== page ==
From: Reuters
Published September 7, 2007 06:47 AM

Bush shows gift of gaffe at APEC summit

SYDNEY (Reuters) - Even for someone as gaffe-prone as U.S. President George W. Bush, he was in rare form on Friday, confusing APEC with OPEC and transforming Australian troops into Austrians.


Bush's tongue started slipping almost as soon as he started talking at a business forum on the eve of an Asia-Pacific Economic Cooperation (APEC) summit in Sydney.


"Mr. Prime Minister, thank you for your introduction," he told Prime Minister John Howard. "Thank you for being such a fine host for the OPEC summit."


As the audience of several hundred people erupted in laughter, Bush corrected himself and joked, "He invited me to the OPEC summit next year." Australia has never been a member of the Organization of the Petroleum Exporting Countries.


Later in his speech, Bush recounted how Howard had gone to visit "Austrian troops" last year in Iraq. There are, in fact, no Austrian troops there. But Australia has about 1,500 Australian military personnel in and around the country.


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Upon finishing his speech, Bush took the wrong way off-stage and, looking slightly perplexed, had to be re-directed by Howard to a centre-stage exit.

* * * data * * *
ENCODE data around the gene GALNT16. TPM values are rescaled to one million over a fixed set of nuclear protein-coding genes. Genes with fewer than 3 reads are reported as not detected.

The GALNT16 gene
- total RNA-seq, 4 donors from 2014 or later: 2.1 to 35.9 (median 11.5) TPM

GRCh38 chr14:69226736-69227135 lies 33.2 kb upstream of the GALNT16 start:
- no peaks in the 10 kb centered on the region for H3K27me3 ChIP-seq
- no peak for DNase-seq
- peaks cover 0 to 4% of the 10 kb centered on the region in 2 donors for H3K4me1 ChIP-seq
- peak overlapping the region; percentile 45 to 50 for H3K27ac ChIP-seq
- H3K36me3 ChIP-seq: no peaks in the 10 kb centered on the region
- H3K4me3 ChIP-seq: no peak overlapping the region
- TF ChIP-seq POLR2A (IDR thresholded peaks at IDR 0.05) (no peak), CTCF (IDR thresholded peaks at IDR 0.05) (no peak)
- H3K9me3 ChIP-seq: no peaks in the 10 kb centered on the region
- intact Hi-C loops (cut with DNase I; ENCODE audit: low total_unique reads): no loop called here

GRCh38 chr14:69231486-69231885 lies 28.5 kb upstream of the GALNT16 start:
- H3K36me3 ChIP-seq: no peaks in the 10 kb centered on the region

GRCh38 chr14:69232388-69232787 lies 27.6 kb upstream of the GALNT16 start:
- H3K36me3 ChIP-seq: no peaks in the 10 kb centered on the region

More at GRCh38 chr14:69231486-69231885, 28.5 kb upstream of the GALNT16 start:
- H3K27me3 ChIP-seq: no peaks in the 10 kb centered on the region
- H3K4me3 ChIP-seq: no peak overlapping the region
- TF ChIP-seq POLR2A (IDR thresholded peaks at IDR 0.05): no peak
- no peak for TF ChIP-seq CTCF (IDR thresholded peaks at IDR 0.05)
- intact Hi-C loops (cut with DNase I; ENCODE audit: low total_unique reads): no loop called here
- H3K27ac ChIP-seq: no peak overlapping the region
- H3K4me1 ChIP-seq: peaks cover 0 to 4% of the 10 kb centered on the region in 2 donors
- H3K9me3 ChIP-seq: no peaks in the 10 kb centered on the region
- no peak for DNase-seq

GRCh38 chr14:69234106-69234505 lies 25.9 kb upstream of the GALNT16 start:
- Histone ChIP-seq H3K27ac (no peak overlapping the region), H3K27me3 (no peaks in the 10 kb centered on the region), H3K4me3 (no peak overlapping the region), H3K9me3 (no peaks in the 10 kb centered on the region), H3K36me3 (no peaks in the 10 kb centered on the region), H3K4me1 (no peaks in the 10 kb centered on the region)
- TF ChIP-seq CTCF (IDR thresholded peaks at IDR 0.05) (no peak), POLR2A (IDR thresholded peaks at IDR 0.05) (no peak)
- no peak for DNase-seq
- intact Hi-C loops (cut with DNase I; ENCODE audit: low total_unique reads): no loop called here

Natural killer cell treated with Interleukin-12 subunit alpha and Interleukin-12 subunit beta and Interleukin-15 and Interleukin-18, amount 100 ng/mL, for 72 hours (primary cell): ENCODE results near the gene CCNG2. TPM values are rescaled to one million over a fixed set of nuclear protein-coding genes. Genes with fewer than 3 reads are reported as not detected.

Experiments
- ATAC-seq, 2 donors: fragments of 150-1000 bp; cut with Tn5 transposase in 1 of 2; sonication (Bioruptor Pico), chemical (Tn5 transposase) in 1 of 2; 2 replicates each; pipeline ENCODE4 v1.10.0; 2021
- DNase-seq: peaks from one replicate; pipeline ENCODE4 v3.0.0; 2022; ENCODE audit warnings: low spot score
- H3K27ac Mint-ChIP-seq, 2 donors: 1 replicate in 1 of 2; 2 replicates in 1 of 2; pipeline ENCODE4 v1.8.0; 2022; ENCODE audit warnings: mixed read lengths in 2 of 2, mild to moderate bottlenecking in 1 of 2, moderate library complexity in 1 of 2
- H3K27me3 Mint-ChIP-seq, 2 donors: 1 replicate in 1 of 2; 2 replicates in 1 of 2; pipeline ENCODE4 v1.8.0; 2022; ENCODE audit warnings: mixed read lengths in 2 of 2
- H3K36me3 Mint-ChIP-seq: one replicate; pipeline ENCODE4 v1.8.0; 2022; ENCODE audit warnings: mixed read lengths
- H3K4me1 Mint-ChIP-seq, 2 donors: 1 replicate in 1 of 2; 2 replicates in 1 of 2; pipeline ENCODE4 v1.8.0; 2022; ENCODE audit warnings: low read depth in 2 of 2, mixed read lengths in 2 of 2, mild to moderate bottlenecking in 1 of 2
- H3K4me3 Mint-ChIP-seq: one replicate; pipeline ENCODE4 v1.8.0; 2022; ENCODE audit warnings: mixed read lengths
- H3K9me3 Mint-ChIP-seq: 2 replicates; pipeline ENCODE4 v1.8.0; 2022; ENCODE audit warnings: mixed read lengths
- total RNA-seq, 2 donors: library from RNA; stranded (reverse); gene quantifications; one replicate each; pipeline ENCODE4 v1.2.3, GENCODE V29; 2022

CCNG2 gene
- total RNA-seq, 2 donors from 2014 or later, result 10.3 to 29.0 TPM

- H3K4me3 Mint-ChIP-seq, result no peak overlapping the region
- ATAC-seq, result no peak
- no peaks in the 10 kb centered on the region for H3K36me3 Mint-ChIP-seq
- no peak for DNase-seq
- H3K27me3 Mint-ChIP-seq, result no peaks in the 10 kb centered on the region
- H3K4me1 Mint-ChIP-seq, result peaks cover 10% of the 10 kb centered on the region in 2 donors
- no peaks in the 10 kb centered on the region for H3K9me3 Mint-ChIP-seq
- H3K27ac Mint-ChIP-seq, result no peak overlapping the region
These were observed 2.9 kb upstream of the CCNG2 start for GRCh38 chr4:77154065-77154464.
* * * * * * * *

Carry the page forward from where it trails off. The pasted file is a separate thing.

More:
But not before a veteran White House correspondent seized the opportunity to ask Bush whether there had been any new message in his speech. Apparently misunderstanding the question, he bristled and asked, "Haven't you been listening to my past speeches?" before turning away.


Bush is no stranger to the occasional faux pas, and often jokes about his habit of mangling the English language.


One of his highest-profile gaffes came in May when, at a welcoming ceremony for Britain's Queen Elizabeth II, he nearly placed her in the 18th century.


Then there was the famous incident at the G8 summit in St. Petersburg in 2006 when Bush, unaware he was on camera, greeted British Prime Minister Tony Blair with the words "Yo Blair."


Bush's sometimes muddled syntax and mispronunciation of words like nuclear ("nukular") have long been fodder for late-night TV comedians. But aides say his folksy style has helped endear him to Middle America.


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